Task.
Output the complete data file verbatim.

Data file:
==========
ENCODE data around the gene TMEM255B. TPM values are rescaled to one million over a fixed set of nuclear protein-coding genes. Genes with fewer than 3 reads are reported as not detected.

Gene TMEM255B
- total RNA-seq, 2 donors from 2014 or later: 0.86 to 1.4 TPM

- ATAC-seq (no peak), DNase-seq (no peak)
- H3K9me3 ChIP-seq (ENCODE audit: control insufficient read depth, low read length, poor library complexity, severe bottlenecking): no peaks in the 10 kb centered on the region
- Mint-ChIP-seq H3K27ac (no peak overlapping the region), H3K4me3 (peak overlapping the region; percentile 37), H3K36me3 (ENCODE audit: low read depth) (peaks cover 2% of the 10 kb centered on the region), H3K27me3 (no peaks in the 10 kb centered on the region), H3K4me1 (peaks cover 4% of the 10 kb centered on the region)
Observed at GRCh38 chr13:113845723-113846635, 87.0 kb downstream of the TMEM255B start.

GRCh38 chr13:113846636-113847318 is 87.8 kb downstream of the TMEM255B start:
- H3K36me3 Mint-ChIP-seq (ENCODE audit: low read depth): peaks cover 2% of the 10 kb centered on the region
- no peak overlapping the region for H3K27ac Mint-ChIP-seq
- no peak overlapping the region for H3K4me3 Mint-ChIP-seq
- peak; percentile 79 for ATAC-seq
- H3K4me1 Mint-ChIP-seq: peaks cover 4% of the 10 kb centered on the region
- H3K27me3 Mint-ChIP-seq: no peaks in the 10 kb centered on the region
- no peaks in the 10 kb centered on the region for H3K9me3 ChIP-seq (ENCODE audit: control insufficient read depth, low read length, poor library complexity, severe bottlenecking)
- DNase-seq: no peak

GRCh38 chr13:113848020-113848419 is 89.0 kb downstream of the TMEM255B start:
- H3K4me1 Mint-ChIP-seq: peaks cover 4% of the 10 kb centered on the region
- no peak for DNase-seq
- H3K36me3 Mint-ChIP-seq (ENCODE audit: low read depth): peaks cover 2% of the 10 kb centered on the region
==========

ENCODE data around the gene TMEM255B. TPM values are rescaled to one million over a fixed set of nuclear protein-coding genes. Genes with fewer than 3 reads are reported as not detected.

Gene TMEM255B
- total RNA-seq, 2 donors from 2014 or later: 0.86 to 1.4 TPM

- ATAC-seq (no peak), DNase-seq (no peak)
- H3K9me3 ChIP-seq (ENCODE audit: control insufficient read depth, low read length, poor library complexity, severe bottlenecking): no peaks in the 10 kb centered on the region
- Mint-ChIP-seq H3K27ac (no peak overlapping the region), H3K4me3 (peak overlapping the region; percentile 37), H3K36me3 (ENCODE audit: low read depth) (peaks cover 2% of the 10 kb centered on the region), H3K27me3 (no peaks in the 10 kb centered on the region), H3K4me1 (peaks cover 4% of the 10 kb centered on the region)
Observed at GRCh38 chr13:113845723-113846635, 87.0 kb downstream of the TMEM255B start.

GRCh38 chr13:113846636-113847318 is 87.8 kb downstream of the TMEM255B start:
- H3K36me3 Mint-ChIP-seq (ENCODE audit: low read depth): peaks cover 2% of the 10 kb centered on the region
- no peak overlapping the region for H3K27ac Mint-ChIP-seq
- no peak overlapping the region for H3K4me3 Mint-ChIP-seq
- peak; percentile 79 for ATAC-seq
- H3K4me1 Mint-ChIP-seq: peaks cover 4% of the 10 kb centered on the region
- H3K27me3 Mint-ChIP-seq: no peaks in the 10 kb centered on the region
- no peaks in the 10 kb centered on the region for H3K9me3 ChIP-seq (ENCODE audit: control insufficient read depth, low read length, poor library complexity, severe bottlenecking)
- DNase-seq: no peak

GRCh38 chr13:113848020-113848419 is 89.0 kb downstream of the TMEM255B start:
- H3K4me1 Mint-ChIP-seq: peaks cover 4% of the 10 kb centered on the region
- no peak for DNase-seq
- H3K36me3 Mint-ChIP-seq (ENCODE audit: low read depth): peaks cover 2% of the 10 kb centered on the region